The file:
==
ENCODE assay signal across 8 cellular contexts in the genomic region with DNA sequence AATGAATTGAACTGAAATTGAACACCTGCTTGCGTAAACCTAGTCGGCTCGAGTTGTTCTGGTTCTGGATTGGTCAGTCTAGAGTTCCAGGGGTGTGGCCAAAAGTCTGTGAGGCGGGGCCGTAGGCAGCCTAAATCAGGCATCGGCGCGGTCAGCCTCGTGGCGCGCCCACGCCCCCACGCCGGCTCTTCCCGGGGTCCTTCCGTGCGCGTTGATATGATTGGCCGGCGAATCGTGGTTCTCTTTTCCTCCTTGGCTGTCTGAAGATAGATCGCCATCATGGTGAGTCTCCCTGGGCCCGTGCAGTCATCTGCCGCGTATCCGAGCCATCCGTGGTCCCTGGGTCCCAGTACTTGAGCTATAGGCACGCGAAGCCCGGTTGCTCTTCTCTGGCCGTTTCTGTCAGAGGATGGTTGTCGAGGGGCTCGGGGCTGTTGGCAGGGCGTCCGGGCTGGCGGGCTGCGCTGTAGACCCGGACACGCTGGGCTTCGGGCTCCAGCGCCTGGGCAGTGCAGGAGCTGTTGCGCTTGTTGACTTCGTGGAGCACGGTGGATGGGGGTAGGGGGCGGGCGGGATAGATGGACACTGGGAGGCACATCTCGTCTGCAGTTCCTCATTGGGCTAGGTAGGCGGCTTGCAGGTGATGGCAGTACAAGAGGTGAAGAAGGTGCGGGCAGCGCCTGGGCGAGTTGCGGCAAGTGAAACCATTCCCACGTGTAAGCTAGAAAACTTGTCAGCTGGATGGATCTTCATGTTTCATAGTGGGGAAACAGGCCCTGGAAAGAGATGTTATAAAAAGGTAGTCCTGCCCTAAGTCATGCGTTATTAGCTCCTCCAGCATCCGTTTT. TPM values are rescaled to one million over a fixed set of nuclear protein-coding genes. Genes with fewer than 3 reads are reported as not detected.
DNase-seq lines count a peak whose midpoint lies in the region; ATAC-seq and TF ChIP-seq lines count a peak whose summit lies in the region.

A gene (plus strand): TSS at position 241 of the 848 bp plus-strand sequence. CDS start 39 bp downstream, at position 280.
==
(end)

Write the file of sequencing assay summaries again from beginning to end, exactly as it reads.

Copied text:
ENCODE assay signal across 8 cellular contexts in the genomic region with DNA sequence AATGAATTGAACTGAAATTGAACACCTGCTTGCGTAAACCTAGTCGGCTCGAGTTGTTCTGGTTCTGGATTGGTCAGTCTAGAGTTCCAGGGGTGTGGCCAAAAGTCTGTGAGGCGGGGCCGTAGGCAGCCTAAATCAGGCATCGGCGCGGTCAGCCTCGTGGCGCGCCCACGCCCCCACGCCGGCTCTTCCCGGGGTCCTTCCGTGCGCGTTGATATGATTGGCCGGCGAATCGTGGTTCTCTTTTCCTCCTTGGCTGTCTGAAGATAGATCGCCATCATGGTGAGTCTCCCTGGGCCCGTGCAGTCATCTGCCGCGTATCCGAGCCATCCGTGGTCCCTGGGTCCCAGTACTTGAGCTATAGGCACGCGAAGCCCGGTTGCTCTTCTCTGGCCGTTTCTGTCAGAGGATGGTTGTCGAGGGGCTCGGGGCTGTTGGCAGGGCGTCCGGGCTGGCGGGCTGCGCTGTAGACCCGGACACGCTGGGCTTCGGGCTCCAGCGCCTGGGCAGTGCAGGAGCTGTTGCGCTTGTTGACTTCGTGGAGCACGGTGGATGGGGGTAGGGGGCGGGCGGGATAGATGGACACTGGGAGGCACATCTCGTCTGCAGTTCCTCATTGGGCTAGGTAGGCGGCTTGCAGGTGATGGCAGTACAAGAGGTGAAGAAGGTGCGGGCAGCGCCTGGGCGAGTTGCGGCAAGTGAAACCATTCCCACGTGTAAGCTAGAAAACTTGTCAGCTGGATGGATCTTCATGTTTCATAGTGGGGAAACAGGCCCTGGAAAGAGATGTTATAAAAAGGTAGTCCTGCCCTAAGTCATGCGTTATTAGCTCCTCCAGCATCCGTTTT. TPM values are rescaled to one million over a fixed set of nuclear protein-coding genes. Genes with fewer than 3 reads are reported as not detected.
DNase-seq lines count a peak whose midpoint lies in the region; ATAC-seq and TF ChIP-seq lines count a peak whose summit lies in the region.

A gene (plus strand): TSS at position 241 of the 848 bp plus-strand sequence. CDS start 39 bp downstream, at position 280.